6. it seems like if she had what the Tufts doctors said she did... (1 Reply)

    …then after a year of not being treated for that by Children’s she’d be in pretty bad shape. Is she? If not, I could be convinced, if not, it seems like the family might be in the wrong.

    Also, I’m pretty quick to jump on the care providers are just in it for the money bandwagon, but I have a really hard time thinking Children’s is doing this for the money. There’s a huge backlash against them from some pretty prominent folks, hardly a money making scheme.

  7. Why is this better than just lowering tuition? (1 Reply)

    It seems like a pretty complex system. Why don’t we just make tuition at UMass $2,000 and have the taxpayers pick up the rest of the tab?

  8. (1 Reply)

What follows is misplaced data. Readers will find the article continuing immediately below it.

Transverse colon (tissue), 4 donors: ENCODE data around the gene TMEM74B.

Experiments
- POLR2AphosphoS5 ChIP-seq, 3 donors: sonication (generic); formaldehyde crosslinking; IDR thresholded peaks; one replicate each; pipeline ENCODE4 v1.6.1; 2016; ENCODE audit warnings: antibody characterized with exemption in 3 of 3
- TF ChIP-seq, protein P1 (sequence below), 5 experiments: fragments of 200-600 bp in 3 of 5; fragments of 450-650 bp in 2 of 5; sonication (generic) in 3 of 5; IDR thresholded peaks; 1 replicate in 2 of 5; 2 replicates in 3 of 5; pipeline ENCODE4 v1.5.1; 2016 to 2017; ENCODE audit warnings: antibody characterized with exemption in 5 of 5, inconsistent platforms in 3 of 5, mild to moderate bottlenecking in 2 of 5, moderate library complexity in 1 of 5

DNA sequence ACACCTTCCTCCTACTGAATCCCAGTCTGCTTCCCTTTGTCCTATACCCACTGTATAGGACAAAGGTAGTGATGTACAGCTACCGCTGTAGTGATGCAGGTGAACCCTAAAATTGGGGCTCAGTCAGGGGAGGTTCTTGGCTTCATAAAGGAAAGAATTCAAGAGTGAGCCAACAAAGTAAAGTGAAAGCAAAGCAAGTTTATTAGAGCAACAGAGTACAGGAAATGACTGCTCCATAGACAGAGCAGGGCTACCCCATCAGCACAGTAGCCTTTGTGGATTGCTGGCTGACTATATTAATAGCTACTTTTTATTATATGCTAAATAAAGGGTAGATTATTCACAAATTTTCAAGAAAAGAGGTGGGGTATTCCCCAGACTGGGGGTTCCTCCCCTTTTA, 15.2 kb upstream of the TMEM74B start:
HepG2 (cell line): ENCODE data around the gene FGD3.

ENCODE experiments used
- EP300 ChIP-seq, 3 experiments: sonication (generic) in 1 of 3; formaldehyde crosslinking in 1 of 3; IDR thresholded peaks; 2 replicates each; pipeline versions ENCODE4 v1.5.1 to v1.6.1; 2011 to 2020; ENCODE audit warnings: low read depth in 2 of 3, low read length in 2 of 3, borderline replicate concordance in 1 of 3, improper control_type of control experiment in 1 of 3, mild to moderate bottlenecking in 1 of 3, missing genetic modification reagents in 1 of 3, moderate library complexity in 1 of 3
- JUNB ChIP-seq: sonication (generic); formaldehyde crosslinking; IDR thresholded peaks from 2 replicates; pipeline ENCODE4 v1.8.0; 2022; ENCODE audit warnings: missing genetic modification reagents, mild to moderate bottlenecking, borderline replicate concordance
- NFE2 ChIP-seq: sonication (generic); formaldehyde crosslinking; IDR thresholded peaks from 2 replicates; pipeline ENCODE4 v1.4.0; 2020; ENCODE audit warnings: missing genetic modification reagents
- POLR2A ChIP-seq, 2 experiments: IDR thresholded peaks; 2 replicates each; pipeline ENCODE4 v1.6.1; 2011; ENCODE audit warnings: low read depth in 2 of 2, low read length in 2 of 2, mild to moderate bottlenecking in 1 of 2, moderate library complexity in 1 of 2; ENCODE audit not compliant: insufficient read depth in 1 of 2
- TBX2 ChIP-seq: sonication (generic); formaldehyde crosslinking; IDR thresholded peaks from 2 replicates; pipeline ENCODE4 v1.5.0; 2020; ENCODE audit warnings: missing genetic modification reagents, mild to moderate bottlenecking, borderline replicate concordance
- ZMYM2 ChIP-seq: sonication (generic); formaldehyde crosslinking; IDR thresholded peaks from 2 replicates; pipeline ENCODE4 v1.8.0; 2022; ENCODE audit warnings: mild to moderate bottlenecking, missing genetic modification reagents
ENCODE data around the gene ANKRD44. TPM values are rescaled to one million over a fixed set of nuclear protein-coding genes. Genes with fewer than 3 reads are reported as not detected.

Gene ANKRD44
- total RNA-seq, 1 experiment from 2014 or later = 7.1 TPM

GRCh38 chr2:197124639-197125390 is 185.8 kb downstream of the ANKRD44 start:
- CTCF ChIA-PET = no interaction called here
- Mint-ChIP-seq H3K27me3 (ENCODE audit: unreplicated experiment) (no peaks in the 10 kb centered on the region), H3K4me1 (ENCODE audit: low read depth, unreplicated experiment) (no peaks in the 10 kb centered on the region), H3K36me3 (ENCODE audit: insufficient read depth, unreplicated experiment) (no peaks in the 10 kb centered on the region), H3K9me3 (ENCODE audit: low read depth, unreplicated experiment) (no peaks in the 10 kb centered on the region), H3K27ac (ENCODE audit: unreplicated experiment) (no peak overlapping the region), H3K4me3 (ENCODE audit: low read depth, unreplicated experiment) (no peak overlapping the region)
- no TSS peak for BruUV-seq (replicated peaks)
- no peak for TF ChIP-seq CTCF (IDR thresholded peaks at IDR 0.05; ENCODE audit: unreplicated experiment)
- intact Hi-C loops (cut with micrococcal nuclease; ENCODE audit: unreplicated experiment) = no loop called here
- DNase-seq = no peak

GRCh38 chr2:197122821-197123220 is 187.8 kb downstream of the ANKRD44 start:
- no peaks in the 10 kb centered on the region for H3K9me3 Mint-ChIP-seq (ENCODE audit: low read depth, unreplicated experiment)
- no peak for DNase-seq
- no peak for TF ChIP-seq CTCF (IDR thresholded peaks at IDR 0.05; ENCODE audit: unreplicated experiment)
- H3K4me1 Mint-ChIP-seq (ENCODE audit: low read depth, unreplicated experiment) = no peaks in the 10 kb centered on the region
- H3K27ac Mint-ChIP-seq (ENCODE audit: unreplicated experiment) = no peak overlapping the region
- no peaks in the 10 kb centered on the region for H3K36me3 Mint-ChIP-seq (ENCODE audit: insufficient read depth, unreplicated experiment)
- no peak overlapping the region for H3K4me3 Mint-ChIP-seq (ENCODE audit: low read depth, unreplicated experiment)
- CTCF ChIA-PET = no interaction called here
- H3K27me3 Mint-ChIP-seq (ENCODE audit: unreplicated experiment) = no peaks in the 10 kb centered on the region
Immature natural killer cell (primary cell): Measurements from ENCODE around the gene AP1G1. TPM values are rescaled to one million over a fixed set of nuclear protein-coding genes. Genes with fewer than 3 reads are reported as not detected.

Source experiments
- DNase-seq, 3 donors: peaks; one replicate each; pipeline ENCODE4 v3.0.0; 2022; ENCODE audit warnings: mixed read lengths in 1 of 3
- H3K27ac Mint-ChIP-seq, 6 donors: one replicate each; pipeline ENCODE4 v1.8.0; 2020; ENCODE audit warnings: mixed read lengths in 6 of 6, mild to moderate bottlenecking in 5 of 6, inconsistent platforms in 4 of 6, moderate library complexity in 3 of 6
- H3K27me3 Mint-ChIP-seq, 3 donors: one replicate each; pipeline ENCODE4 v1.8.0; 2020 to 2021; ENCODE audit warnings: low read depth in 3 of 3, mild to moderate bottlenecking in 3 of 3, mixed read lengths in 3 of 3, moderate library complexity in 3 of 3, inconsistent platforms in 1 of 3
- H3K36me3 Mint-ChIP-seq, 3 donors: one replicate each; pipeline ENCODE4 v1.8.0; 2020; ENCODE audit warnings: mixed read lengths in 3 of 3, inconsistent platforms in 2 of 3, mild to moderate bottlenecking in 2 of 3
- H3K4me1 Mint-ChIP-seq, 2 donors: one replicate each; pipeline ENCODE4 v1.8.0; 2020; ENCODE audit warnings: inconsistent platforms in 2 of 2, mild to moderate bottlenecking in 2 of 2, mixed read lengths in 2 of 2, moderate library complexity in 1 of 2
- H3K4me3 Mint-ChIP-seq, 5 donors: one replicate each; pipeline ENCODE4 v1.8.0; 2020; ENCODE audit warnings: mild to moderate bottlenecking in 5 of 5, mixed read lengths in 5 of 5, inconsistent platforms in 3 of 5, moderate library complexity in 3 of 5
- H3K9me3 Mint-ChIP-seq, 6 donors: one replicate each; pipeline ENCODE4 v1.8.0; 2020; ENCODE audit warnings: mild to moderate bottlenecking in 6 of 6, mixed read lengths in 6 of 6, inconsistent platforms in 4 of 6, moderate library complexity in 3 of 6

It’s not the material the bottle is made out of, it’s how the glass is collected.

    Single stream recycling mixes glass with everything else. During this process, it gets broken up and those small pieces are mixed in with bottle caps, small bits of paper, etc. – all of which makes it too difficult or expensive to separate. So for every 100 pounds of glass sent to the recycling center using single stream recycling, 60 pounds can be recycled into bottles, 19 pounds is too small to be sorted by color so can only be used in road base or landfill cover, and 21 pounds can’t be separated at all, so it gets sent to the trash.

    A major point of the article was that single stream recycling decreases the amount trash the city sends to the landfill or incinerator, but not all that reduction is recycled – the recycling center, due in part to single stream making many recyclable products unusable, sends a lot of “recyclables” to the landfill or incinerator.

    In contrast, deposit bottles are collected at redemption centers. They only collect glass and that glass, because it’s broken up into pieces that are large enough to sort by color, can be sorted effectively. Thus, for every 100 pounds of glass deposit bottles recycled, 98 pounds can be turned back into glass. Presumably, you could make a similar same case for curbside recycling that separated glass from paper and metal.